• Development and provision of a multi-authored Technical Report with final recommendations on the management of deep-sea mining activities targeted at the International Seabed Authority.
  • Publication and dissemination of scientific results in the peer-reviewed literature.

Results to date

A review of all protected hydrothermal vents, including their management schemes, has been performed, together with a detailed exposition of the scientific rationale and the international obligations for their protection.

An evaluation of potential risks to the marine environment from deep-sea mining activities has been completed, as well as a risk register which includes associated survey data and assessment outcomes to evaluate each risk.

The scarce existing data on inactive hydrothermal vents – ones that no longer discharge super-heated fluids but retain mineral-rich deposits – have been reviewed to ascertain the biological and ecological status of such features. A key result is that animal communities of inactive vents vary from one locality to another, adding to the challenge of understanding their ecology and of assessing their vulnerability to risk from mining activities.

Based on existing knowledge and the precautionary principle, a regional environmental management plan for the North Atlantic Ocean has been devised, whilst constantly addressing challenges that arise with evolving processes and technologies.

Publications that have emerged from this work include:

  • A Strategy for the Conservation of Biodiversity on Mid-ocean Ridges from Deep-sea Mining, by D Dunn and colleagues, in Science Advances 2018, Vol. 4 Issue 7 (download).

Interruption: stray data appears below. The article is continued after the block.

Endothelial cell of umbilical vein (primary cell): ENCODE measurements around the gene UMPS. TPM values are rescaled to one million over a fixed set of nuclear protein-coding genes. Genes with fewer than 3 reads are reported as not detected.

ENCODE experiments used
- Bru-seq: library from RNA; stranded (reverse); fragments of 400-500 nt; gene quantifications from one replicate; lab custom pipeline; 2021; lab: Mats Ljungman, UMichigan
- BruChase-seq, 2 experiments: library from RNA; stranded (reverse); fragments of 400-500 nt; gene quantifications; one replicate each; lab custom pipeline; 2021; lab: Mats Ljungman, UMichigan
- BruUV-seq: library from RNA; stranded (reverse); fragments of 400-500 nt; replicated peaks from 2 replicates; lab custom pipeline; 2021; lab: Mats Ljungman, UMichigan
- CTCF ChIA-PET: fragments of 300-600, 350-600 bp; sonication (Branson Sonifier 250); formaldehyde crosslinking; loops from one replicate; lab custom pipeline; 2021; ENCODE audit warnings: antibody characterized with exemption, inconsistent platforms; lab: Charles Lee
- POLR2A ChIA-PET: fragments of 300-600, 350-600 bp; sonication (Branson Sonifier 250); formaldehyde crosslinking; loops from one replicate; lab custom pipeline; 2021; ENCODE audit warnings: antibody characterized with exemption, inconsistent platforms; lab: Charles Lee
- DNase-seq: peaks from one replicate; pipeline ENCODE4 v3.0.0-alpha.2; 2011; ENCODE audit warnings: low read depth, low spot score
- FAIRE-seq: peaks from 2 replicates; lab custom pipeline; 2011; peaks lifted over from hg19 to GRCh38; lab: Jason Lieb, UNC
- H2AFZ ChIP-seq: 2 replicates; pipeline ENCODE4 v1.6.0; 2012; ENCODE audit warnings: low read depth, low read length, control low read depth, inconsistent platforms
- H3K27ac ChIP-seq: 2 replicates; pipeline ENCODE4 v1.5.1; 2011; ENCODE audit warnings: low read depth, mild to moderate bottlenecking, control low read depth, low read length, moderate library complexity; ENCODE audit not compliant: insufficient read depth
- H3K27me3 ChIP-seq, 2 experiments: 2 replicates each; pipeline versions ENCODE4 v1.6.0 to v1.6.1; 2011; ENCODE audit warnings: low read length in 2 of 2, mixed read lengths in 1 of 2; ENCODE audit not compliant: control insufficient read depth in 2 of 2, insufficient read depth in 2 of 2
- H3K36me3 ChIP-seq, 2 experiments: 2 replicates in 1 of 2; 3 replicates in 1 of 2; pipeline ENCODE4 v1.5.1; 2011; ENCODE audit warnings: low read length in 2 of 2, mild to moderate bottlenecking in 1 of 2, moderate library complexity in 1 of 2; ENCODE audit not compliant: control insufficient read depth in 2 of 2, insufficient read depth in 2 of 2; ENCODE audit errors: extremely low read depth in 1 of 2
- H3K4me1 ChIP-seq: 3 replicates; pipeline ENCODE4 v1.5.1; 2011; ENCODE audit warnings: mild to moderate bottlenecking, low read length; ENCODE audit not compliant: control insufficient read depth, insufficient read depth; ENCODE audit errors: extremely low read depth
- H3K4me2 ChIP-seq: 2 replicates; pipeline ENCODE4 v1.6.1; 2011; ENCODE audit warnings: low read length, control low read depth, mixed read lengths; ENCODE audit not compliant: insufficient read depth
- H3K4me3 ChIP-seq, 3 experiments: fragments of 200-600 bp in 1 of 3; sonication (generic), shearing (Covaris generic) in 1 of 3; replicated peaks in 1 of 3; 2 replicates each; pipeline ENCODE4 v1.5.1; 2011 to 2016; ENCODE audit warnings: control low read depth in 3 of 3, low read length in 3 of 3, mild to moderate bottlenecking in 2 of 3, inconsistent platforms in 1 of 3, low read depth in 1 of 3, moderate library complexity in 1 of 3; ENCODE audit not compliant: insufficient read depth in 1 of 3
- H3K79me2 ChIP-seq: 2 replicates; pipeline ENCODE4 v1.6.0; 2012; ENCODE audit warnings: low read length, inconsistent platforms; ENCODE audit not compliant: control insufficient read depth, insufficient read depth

• Scientific Rationale and International Obligations for Protection of Active Hydrothermal Vent Ecosystems from Deep-sea Mining, by C Van Dover and colleagues, in Marine Policy 2018, Vol. 90 (download).
  • An Atlas of Protected Hydrothermal Vents, by E Menini and C Van Dover, in Marine Policy 2019, Vol. 108 (download).
  • Inactive Sulfide Ecosystems in the Deep Sea: A Review, by C Van Dover, in Frontiers in Marine Science 2019, Vol. 6 (download).
  • Ecological Risk Assessment for Deep-sea Mining, by T Washburn and colleagues, in Ocean and Coastal Management 2019, Vol. 176 (download).
  • Research is Needed to Inform Environmental Management of Hydrothermally Inactive and Extinct Polymetallic Sulfide (PMS) Deposits, by C Van Dover and colleagues, in Marine Policy 2020, in press (download).
  • Biophysical Models of Persistent Connectivity and Barriers on the Northern Mid-Atlantic Ridge, by JM Yearsley and colleagues, in Deep-Sea Research Part II 2020, in press (download).
  • Extinct Hot Springs: A Sustainable Source for Deep-Sea Mining? by C L Van Dover and H W Smith, in ECO Deep Sea 2020 (download).
  • Application of scientific criteria for identifying hydrothermal ecosystems in need of protection, by S Gollner and colleagues, in Marine Policy 2021, in press (download).


Deep-sea mining, although still not commercially operational, is a fast-evolving field driven not only by technological advances in the industry’s race to readiness, but also by the shifting political climate and a growing environmentally concerned society.  As such, progress can be hard to gauge.  Proposals for the designation of Areas of Particular Environmental Interest (APEI) around hydrothermal vent fields will be informed by the most appropriate risk assessment process and justified based on the most up-to-date scientific knowledge.  The criteria for identifying and designating APEIs – the ISA’s own tool for excluding mining activities from areas of ecological significance – are compatible with criteria for identifying EBSAs.  By driving the process of knowledge acquisition and contributing to the formulation of best mining practices around deep-sea hydrothermal vents, this work is at the centre of efforts to protect and preserve the unique biodiversity of deep-sea hydrothermal vents and in areas beyond national jurisdiction.  Such outcomes represent the overall goal of both GOBI and the EBSA process.

Hydrothermal vent fauna. Photo Credit: NOAA Okeanos Explorer Programme.